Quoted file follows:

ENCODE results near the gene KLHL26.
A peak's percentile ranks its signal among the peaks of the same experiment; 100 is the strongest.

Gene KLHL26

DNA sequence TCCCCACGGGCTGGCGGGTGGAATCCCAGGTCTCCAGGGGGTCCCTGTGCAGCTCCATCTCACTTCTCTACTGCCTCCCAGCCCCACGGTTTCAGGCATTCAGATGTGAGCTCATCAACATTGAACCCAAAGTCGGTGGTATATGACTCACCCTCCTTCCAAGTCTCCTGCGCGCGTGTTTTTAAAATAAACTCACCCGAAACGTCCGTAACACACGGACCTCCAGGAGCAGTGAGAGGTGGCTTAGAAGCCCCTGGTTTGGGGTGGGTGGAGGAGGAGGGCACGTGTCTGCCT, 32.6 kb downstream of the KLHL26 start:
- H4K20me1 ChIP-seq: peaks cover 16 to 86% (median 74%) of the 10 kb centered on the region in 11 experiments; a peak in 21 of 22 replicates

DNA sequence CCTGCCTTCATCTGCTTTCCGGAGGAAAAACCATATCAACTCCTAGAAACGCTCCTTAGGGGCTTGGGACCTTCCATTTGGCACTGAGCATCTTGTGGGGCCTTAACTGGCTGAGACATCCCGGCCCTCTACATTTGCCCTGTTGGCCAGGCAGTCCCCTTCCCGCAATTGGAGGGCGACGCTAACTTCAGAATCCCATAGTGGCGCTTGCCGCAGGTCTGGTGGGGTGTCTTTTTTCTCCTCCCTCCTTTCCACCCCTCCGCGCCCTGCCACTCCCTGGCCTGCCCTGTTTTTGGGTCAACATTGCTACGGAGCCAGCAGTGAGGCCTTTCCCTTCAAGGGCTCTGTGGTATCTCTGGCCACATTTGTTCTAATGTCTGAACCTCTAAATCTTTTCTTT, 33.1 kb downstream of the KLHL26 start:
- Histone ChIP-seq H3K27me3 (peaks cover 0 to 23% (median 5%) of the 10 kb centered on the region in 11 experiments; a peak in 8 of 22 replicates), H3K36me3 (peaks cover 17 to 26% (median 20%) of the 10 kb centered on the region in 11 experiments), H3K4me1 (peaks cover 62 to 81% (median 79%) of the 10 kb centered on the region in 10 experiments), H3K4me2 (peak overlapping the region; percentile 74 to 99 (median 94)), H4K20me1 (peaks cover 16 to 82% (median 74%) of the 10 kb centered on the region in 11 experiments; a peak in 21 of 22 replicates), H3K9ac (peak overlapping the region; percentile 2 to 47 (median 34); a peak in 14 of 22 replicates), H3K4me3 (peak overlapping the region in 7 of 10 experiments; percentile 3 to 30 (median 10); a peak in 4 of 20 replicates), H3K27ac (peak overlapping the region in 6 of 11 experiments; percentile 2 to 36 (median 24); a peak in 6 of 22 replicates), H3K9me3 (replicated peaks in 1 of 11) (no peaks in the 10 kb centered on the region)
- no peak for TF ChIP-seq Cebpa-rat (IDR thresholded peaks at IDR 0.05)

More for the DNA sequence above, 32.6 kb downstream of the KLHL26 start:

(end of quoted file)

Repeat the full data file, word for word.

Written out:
ENCODE results near the gene KLHL26.
A peak's percentile ranks its signal among the peaks of the same experiment; 100 is the strongest.

Gene KLHL26

DNA sequence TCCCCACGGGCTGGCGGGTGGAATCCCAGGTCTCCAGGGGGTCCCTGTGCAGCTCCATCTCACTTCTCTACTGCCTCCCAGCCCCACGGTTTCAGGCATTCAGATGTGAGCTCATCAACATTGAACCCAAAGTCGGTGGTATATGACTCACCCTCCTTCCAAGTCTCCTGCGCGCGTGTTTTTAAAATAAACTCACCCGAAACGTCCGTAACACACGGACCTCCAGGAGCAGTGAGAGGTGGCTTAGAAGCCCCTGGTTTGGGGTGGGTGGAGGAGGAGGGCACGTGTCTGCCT, 32.6 kb downstream of the KLHL26 start:
- H4K20me1 ChIP-seq: peaks cover 16 to 86% (median 74%) of the 10 kb centered on the region in 11 experiments; a peak in 21 of 22 replicates

DNA sequence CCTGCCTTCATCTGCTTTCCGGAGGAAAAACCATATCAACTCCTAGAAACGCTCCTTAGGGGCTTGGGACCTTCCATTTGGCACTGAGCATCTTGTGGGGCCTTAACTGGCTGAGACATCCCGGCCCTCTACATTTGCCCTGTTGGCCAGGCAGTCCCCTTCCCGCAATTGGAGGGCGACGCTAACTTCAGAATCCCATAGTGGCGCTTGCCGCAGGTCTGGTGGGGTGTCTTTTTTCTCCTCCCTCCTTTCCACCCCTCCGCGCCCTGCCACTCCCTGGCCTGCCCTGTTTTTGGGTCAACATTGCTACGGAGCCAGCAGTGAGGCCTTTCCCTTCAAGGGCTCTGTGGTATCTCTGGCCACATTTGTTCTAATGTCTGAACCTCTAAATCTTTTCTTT, 33.1 kb downstream of the KLHL26 start:
- Histone ChIP-seq H3K27me3 (peaks cover 0 to 23% (median 5%) of the 10 kb centered on the region in 11 experiments; a peak in 8 of 22 replicates), H3K36me3 (peaks cover 17 to 26% (median 20%) of the 10 kb centered on the region in 11 experiments), H3K4me1 (peaks cover 62 to 81% (median 79%) of the 10 kb centered on the region in 10 experiments), H3K4me2 (peak overlapping the region; percentile 74 to 99 (median 94)), H4K20me1 (peaks cover 16 to 82% (median 74%) of the 10 kb centered on the region in 11 experiments; a peak in 21 of 22 replicates), H3K9ac (peak overlapping the region; percentile 2 to 47 (median 34); a peak in 14 of 22 replicates), H3K4me3 (peak overlapping the region in 7 of 10 experiments; percentile 3 to 30 (median 10); a peak in 4 of 20 replicates), H3K27ac (peak overlapping the region in 6 of 11 experiments; percentile 2 to 36 (median 24); a peak in 6 of 22 replicates), H3K9me3 (replicated peaks in 1 of 11) (no peaks in the 10 kb centered on the region)
- no peak for TF ChIP-seq Cebpa-rat (IDR thresholded peaks at IDR 0.05)

More for the DNA sequence above, 32.6 kb downstream of the KLHL26 start: